Scuppers fix the problem, rather than mask or semi address the issues.
     
  9. michael pierzga
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    michael pierzga Senior Member

    Water in the frame is the problem.
    In certain installations its possible to drain the water with scuppers . I you decide on scuppers, use best practice craftsmanship and make them easy to clean, unplug. The small diameter is prone to clogging
     
  10. PAR
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    PAR Yacht Designer/Builder

    I'm thinking an open scupper, which is generally self cleaning and doesn't plug. Simple "U" shaped drains, at each end of the frame or a single centrally located scupper. No moving parts, noting to get a line hung on, nothing to break or get lost, etc., etc., etc. The simplest choice is often the best way to go. The port or light looks to be an old bronze unit, which is very easy to work with hard solder or welding. You could even soft solder, though it's not very strong compared to hard.

    If it was me, I'd use short lengths of copper pipe, from the local hardware store, cut them down the middle with a saw, then shape as required to fit a slot in the frame. A good, fairly precise fit is necessary, but also easy to do with both materials. I'd use Sil-Fos 5, which has some gap filling properties, while still keeping it's strength. If you're good at making fits, Sil-Fos 15 is the stuff I normally use and considerably stronger. Naturally, you'll need a good flux too, but this is standard fair with brazing.
     
  11. SamSam
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    SamSam Senior Member

    It's hard to tell, but if that dark wavy line is the water, it looks like it's trapped between two panes of glass and is way above the level of being trapped by the angle of the frame. If that's the case, and you can't caulk the leak, drill a small hole through the outer pane, as low as you can and probably at each corner. Or replace the glass or the whole portlight.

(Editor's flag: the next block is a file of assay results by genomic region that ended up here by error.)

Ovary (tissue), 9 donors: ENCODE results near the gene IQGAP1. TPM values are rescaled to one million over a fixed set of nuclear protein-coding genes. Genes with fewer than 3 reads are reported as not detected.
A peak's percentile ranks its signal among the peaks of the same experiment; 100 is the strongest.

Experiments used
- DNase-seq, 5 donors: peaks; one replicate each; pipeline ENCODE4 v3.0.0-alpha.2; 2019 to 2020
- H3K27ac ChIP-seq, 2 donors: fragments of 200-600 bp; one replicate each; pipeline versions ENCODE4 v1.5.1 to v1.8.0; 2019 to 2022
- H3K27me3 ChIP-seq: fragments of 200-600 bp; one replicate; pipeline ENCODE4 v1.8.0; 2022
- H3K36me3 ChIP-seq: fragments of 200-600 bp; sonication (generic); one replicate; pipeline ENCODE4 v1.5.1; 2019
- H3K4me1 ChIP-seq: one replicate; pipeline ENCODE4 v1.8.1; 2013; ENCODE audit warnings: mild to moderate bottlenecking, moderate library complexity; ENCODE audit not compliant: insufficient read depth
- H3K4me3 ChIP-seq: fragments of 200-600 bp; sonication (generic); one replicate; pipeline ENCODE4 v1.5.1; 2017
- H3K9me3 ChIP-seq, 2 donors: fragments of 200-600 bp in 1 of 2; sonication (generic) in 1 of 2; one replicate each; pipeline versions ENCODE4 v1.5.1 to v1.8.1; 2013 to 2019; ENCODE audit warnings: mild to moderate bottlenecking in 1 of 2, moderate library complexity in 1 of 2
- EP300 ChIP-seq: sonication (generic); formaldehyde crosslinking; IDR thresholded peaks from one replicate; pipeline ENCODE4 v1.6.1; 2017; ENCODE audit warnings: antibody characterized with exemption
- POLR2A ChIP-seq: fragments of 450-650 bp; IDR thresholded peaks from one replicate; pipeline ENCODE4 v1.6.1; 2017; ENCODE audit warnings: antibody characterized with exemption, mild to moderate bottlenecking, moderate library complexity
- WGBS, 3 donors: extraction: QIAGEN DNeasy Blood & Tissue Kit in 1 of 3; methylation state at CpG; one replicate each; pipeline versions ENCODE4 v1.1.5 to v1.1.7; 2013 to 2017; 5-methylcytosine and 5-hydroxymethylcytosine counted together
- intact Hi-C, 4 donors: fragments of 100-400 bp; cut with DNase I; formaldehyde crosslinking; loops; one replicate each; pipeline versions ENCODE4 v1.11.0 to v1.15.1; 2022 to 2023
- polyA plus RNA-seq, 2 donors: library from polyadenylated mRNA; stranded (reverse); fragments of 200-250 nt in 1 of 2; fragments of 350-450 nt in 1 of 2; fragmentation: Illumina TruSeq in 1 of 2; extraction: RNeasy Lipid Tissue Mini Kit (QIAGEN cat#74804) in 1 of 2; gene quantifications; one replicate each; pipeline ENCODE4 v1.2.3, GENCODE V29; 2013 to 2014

If that water is between two pieces of glass and is above where a frame would hold it, it's either leaking in from above somewhere or, when rain or nighttime cools the space and creates a vacuum, standing water in the frame gets sucked in.
     
  12. papabravo
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    papabravo Junior Member

    Sorry for my bad photograph. That is one pane of glass... with the water sitting on top.
     
  13. PAR
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    PAR Yacht Designer/Builder

    Then it is a frame angle to cabin side slope issue and a scupper will solve the problem with no moving parts or anything to catch a line or pant leg.
     
  14. papabravo
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    papabravo Junior Member

    Yep. Scupper is the direction I'm going in. I was thinking of various covers.. building my own, and every thing I could think of came out as a kludge in the end.

    Scupper simplicity can't be beat.

    Now I just need to think through the fabrication.
     

  15. PAR
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    PAR Yacht Designer/Builder

    A hunk of pipe or tubing, with a reasonable diameter, say 1" will do. Cut it down it's length then trim to fit. Cut the lower portion of the frame to match, then braze them in place. Some additional downward slope to these bits of pipe, should solve the drainage issue.